This booklet will be comparing the lives of two characters from the First World War. My two characters are, Private Stephen Brown (British Tommy) and Mark Hayler, who is a conscientious objector. There will be a lot of primary and secondary data on both character’s lives, these will help me determine which of the characters I would rather be. The secondary information will give us a bigger idea of what life was like in the trenches, and from this we can determine how happy and safe the soldier felt. The secondary information will also help us differentiate the similarities and differences between my two characters, and which character lived in a safe environment. My conscientious object, Mark Hayler, works in the farming and mining area. There will be letters and diary entries from both of my characters, and they will be analysed on whether they are reliable and if they look like they have been censored. This project will also display how people’s experiences changed during the course of the war, and identify the similarities and differences between my two characters. In my conclusion I will also state which character I would rather be, and explain why, and I will also state which character I think had a more difficult experience in the war in comparison to the other character.
My Tommy’s profile
Name: Stephen Brown (Based on a real tommy)
Age recruited: 17 ½ (Lied)
Date recruited: December 1914
Reserve: The Regular Army Reserve
Family: Mother, Father is deceased, younger sister
Battalion/regiment: 5th Battalion, Kings Royal Rifle Corps, Winchester
I chose this Tommy, because I found a lot of primary information on him. This means that my project will be more reliable, as I won’t have to base my conclusion on only secondary data.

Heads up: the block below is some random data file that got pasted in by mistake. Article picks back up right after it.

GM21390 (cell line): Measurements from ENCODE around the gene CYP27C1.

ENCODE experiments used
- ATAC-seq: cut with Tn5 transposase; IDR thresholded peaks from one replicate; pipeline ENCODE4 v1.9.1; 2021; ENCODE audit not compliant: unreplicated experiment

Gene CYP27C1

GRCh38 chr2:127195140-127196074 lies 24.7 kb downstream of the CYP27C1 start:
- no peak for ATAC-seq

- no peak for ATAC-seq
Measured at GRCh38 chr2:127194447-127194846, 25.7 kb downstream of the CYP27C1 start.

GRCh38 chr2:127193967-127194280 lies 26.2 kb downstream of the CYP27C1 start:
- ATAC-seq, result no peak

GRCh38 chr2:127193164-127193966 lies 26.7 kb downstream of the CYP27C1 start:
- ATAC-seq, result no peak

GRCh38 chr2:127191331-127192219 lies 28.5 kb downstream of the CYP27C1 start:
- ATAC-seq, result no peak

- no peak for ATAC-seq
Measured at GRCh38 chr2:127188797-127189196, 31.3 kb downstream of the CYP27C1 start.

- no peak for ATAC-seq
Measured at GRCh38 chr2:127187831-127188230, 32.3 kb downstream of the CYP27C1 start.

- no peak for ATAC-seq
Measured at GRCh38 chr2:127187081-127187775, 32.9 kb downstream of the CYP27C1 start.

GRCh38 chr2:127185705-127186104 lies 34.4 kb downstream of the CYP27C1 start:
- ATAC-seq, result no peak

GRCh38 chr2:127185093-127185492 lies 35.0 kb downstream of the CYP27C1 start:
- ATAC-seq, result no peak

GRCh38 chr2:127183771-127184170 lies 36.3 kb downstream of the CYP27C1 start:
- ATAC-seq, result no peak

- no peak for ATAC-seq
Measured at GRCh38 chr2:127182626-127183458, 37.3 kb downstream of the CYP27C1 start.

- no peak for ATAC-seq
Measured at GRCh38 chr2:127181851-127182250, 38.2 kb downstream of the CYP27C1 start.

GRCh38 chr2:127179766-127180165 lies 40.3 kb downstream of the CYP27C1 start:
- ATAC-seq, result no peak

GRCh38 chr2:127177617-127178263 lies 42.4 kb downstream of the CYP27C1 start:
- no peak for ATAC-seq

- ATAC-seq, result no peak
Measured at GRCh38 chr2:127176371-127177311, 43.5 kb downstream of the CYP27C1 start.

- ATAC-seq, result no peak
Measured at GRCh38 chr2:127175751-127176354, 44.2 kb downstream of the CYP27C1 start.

There will be several letters below, which Stephen has sent to his mother and family. These letters could have been edited by men of higher statuses. The men of higher status only edit areas in letters which identify the place which the army is residing in, or the places which they will be travelling in. They edit these areas because the information could reveal many crucial things/plans to the enemy. This is called censoring.
First letter – Early December 1914
Just a line to let you know that I am getting on all right in the Army. I hope that you are all well as I am myself. I am very sorry for what I done when I was at home and will pay you back when I get some more pay. I like the Army very well for I am going to join the Regulars when I have done my time in the Reserve. Then I shall be able to pay you back for I get 30/- [30 shillings/£1.50] as a bounty. I hope you and Dad will forgive me for what I done when at home. I cannot write no more at present for I have to do some more work. Trusting you will forgive me. I remain your son,
This letter displays that Stephen’s literature is quite good in comparison to many soldiers back in WW1, who had no writing abilities. It also implies that Stephen Brown did something ad or took something from his parents, without permission. This implication is based on the fact that Stephen is pleading for his parent’s forgiveness, and saying that he will pay them back as soon as possible. The next letter shows that Stephen has received forgiveness from his parents as he says how happy he is that his parents have forgiven him, and how he knows he does not deserve it.
Second letter – 4 – 9 January 1915
Just a line to let you know that I am getting on alright. I hope [you] are the same. I am sorry I did not write before. We are so busy that I have had [no] time. We are confined to barracks so I cannot get a stamp… I hope Tommy and Archie Hammond are all right. Give my love to Kitty, Lillie, Maggie, Freddy and Ted. I hope Dad is quite well… I thank you for forgiving me. I know I don’t deserve it. Tell Auntie Tot and Uncle Bob that I am getting on fine. Is Uncle Bob been called